Carnobacterium divergens M35 (Tahiri et al. 2004) was grown at 30°C under anaerobic conditions in de Man, Rogosa, and Sharpe (MRS) broth (de Man et al. 1960; Rosell Institute Inc., Montreal, PQ, Canada) containing 0·1% Tween 80 (v/v). Listeria monocytogenes LSD 530 referred to as divergicin-sensitive (DivS) strain was obtained from the Canadian Food Inspection Agency (Laboratory Services Division, Ottawa, ON, Canada), while the divergicin M35-resistant variant of L. monocytogenes LSD 530 referred to as DivM strain was recently isolated (Naghmouchi et al. 2006). Listeria innocua and L. monocytogenes were grown in tryptic soy broth (TSEYB; Difco Laboratories, Sparks, MD, USA) supplemented with yeast extract (0·6% w/v) and incubated aerobically without shaking for 16 h at 30°C. All strains were kept frozen at −80°C and subcultured at least three times at 24-h intervals prior to tests.

Divergicin M35 purification

Divergicin M35 produced by C. divergens M35 was purified to homogeneity by the method of Tahiri et al. (2004).

Preparation of 1,6-diphenyl-1,3,5-hexatriene-loaded liposomes

Dimyristoyl phosphatidylglycerol (DMPG), dimyristoyl phosphatidylcholine (DMPC), dipalmitoyl phosphatidylglycerol (DPPG), and dipalmitoyl phosphatidylcholine (DPPC) were obtained from Avanti Polar Lipids (Alabaster, Ala). DMPC/DMPG 4 : 1 and DPPC/DPPG 4 : 1 liposomes (relatively anionic at pH 6·0), as well as DMPC and DPPC liposomes (zwitterionic at pH 6·0) were prepared using the protocol of Fiorini et al. (1987). The fluorescent probe DPH (1,6-diphenyl 1,3,5-hexatriene; Invitrogen Inc., Burlington, Ontario, Canada) was incorporated into the lipid suspension before drying the mixture. The resuspended liposomes had a lipid/probe molar ratio of 0·1%.

Measurement of DPH release from liposomes

Divergicin-induced release of DPH from liposomes was determined by monitoring the increase in fluorescence of the suspension following addition of 2·5 and 5 μg ml−1 of purified divergicin M35 in medium buffered at pH 6·0 as per the protocol of Kaiser and Montville (1996). Emission at 350 nm following excitation at 490 nm was measured with a spectrofluorometer (Fluo-star Galaxy®; BMG Lab technologies, Durham, NC, USA). Total DPH release was brought about by adding Triton X-100 (0·2%, v/v). DPH efflux at time t was expressed as per cent efflux = [(FtF0)/(FF0)] × 100, where Ft was the fluorescence at time t, F0 was initial fluorescence, and F was the fluorescence after Triton X-100 addition. DPH efflux rates (per cent per minute) were calculated from the slope of a tangent to the efflux curve at 100 s after divergicin addition. To determine the effect of cations on divergicin-induced DPH release, divalent cations (Mg2+, Ca2+ and Mn2+) and monovalent cations (K+, Na+ and Li+) were added at final concentrations of 10 and 20 mmol, respectively.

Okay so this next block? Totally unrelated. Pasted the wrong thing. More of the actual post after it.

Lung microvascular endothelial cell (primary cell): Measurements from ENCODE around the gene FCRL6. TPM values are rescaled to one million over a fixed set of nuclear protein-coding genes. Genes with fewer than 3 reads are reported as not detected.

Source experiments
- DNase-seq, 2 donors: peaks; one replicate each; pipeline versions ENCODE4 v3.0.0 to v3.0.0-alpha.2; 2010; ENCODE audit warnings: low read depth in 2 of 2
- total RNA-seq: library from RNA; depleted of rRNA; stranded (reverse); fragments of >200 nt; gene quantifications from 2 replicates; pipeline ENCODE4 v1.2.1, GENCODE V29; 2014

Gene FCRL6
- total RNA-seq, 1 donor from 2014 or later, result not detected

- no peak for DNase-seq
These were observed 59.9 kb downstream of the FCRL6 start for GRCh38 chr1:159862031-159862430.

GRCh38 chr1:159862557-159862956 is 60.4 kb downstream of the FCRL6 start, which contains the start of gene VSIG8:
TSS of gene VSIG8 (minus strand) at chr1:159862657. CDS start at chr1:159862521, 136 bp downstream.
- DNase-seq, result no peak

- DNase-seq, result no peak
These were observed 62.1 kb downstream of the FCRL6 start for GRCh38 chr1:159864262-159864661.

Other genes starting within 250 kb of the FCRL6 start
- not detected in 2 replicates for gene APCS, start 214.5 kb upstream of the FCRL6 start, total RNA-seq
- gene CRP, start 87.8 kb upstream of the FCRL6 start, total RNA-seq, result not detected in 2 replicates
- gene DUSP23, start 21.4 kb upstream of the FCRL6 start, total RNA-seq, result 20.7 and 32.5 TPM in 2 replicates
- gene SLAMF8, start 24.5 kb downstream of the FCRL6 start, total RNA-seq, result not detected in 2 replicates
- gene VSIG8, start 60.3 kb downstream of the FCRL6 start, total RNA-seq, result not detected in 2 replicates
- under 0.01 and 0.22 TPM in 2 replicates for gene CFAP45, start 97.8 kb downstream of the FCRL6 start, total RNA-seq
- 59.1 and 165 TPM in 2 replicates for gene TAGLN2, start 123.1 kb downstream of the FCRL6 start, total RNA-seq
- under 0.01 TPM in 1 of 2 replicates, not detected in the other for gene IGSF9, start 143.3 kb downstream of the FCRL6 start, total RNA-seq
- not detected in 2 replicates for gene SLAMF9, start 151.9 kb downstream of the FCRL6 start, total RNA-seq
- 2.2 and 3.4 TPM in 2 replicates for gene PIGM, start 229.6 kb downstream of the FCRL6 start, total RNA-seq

Divergicin M35 binding to liposomes

Bacteriocin binding to liposomes was determined by adding 0·1 ml of divergicin M35 (0·15 mg ml−1) to 0·9 ml of a liposome suspension (1 mg ml−1) prepared without DPH (Pantev et al. 2003). The suspension was stirred at 220 rev min−1 at room temperature for 15 min and then centrifuged (15 000 g, 30 min). The supernatant was tested by enzyme-linked immunosorbent assay (ELISA) using antidivergicin M35 polyclonal antibodies. Percentage of bound bacteriocin was calculated as 100 – (CN/C0 × 100), where C0 and CN are initial and final concentrations of unbound divergicin, respectively.

Fluorescence imaging microscopy

DPH-loaded liposomes were observed in the absence or presence of divergicin M35 (at 5 μg ml−1) through the 60X objective of a fluorescence microscope (model BX51; Olympus, Lake Success, NY, USA) equipped with a 100 W mercury lamp. High-resolution images were captured by a cooled CCD camera (CoolSNAP-fx, 12-bit digitization; Roper Scientific, Inc., Trenton, NJ, USA). Excitation and emission filters used with the dichroic mirror were 400 ± 10 and 530 ± 20 nm, respectively. The CCD acquisition time used was 2 s. Images were processed for contrast and brightness and analysed with Image PRO-PLUS 4·5 software (Media Cybernetics, Silver Spring, MD, USA).

Effect of divergicin M35 on cell lysis

Cell lysis was measured using sterile flat-bottom 96-well microtitre plates (Falcon, Becton-Dickinson and Company, Franklin Lakes, NJ, USA). Cells of DivS, DivM and L. innocua obtained by centrifugation (10 000 g, 4°C, 10 min) from 10 ml of 6-h cultures were washed and resuspended in 5 ml of sodium phosphate buffer (20 mmol l−1, pH 6·5). Bacterial suspension (125 μl) was placed in microtitre plate wells and 125 μl of sodium phosphate buffer containing divergicin M35 at 0, 0·625, 1·25, 2·5, or 5 μg ml−1 was added. Plates were incubated at 30°C for up to 18 h. Absorbance at 650 nm was measured using a Thermomax microplate reader (Molecular Devices, Opti-Ressources, Charny, QC, Canada). Percentage of cell lysis was calculated as 100 – (At/A0 × 100), where A0 and At were absorbance measured at 0 and 3 or 18 h of incubation, respectively.